Fixed Income Tutorials
- Fixed Income
- Bond Pricing
- Bond Pricing Formula
- Bond Sinking Fund
- Yield Curve
- Convexity of a Bond
- Debt Covenants
- Negative Covenants (Restrictive)
- Credit Analysis
- Credit Analyst Career
- Credit Analyst Interview Questions and Answers
- Credit Rating Process
- Credit Spread
- Asset Backed Securities
- ABS and MBS Index
- Loss Given Default â€“ LGD
- Secured Loans
- Unsecured Loans
- Secured vs Unsecured Loan
- Subordinated Debt
- Subordination Debt
- Payment in Kind Bond
- Promissory Notes
- Sinking Fund
- Junior Tranche
- Fallen Angel
- Bills of Exchange vs Promissory Note
- Bonds vs Debentures
- Bills of Exchange
- Negotiable Instruments
- Bond Equivalent Yield Formula
- Equity Research vs Credit Research
- Books on Bonds Market
- Treasury Management Book
- Fixed Income Books
- Credit Research Books
What is Secured Loan?
As you already know, a secured loan is a loan that is backed by an asset or equipment. The asset is called collateral. This collateral is needed because the amount of loan in the case of secured loan is much higher. This collateral helps the lender remain secured during the process of receiving the loan amount. And that’s why it is called the secured loan.
A secured loan is backed by an asset. That’s why the lender has no worries. Even the amount is huge. As a result, the lender accepts an interest rate that is much lower than the unsecured loan.
Let’s take an example to illustrate this.
Example of secured loan
Let’s say that you want to take a house. So, you go out and contact a bank and ask for a housing loan. The bank says that they will give you the housing loan without any issue, but there’s only one condition. The condition is you need to keep the house as collateral to the bank until the loan amount and the interest charges are paid off in full. Bank also says that as you’re accepting their offer, they will also offer you a reduced interest rate that is much lower than an unsecured loan.
You happily agree and go for the housing loan and buy your dream house. This is how secured loan works.
What happens when the borrower of the secured loans defaults?
Let’s take another example to illustrate the status of the lender and the borrower if the borrower defaults.
- Let’s say that Mr. M has taken a housing loan from a bank. Things are going pretty good. Mr. M has got the house and paying off the loan in installments.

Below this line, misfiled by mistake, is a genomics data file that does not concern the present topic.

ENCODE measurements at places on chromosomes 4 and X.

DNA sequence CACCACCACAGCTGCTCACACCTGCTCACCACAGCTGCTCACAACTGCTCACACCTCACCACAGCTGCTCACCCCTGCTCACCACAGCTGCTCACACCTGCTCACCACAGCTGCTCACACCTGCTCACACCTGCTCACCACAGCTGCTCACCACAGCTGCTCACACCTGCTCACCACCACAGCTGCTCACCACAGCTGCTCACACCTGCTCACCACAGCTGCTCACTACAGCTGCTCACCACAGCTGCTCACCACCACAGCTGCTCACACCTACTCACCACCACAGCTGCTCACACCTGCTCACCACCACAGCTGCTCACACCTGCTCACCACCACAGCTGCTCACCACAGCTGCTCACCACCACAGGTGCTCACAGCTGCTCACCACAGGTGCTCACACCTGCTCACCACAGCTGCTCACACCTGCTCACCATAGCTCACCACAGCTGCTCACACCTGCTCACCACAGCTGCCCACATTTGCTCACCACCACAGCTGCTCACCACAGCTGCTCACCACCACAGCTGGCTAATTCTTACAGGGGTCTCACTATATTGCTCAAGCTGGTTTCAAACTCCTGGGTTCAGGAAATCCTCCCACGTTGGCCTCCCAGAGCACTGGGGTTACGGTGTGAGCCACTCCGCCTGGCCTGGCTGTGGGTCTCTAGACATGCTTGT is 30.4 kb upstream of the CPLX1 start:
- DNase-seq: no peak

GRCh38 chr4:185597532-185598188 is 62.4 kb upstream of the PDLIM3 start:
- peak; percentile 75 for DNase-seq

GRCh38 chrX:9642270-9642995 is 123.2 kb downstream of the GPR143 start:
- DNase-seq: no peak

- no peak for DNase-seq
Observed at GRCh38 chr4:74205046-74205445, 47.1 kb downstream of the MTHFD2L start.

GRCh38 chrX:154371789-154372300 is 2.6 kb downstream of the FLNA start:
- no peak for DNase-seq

- Now, suddenly Mr. M gets laid off from his job and feels overwhelmed since now Mr. M doesn’t have any money to pay off the housing loan.
- In this situation, a bank will come to Mr. M and declare that they will possess his house. Bank does a valuation of the house and notices that the market value of a house isn’t enough to pay off the entire loan.
- So bank sells off the house and asks Mr. M to pay the difference.
From this, we can see the status of the lender and the borrower. In the case of secured loan, the lender is always at a better position than the borrower because they know that they can sell off the asset if the borrower defaults and at the same time they can claim the difference from the borrower if the market value of the asset isn’t enough to pay off the loan.
Important features of secured loan
Let’s look at the most important characteristics of secured loans –
- Asset backing: In every secured loan, the lender gets a backing of the asset. As a result, a loan from the lender side becomes secured.
- Lower interest rate: Since the loan is backed by the asset, the interest rate is much lower. As a result, the borrower pays less interest in the case of a secured loan than in the case of an unsecured loan.
- Huge amount: Secured loans are usually huge in amount. If the amount is not huge, why the borrower would be ready to share his property for the collateral? In the case of a secured loan, the amount of loan that’s why is much larger than an unsecured loan.
- Loan against the same thing the buyers are buying: Usually, the borrowers of secured loans are those who are also buying a property. And in the most case like housing loans, car loans, auto loans, the buyers let the lender use the house, the car, the auto respectively for securing the secured loans. This arrangement helps the buyers buy the asset/equipment easily and at the end of the day, the lender also remains secured.
- Secured business loan: In the case of business, the conditions of the secured loan are bit different. Since the businesses have more money to pay off, the loan amount is usually higher than housing loan, car loan. And a business lets the bank/financial institution use one of their assets/machinery/furniture/raw materials as collaterals for the loans.
This has been a guide to Secured Loans, examples, features of secured loans and what happens when a borrower defaults. You may also learn more about fixed income from the following suggested articles –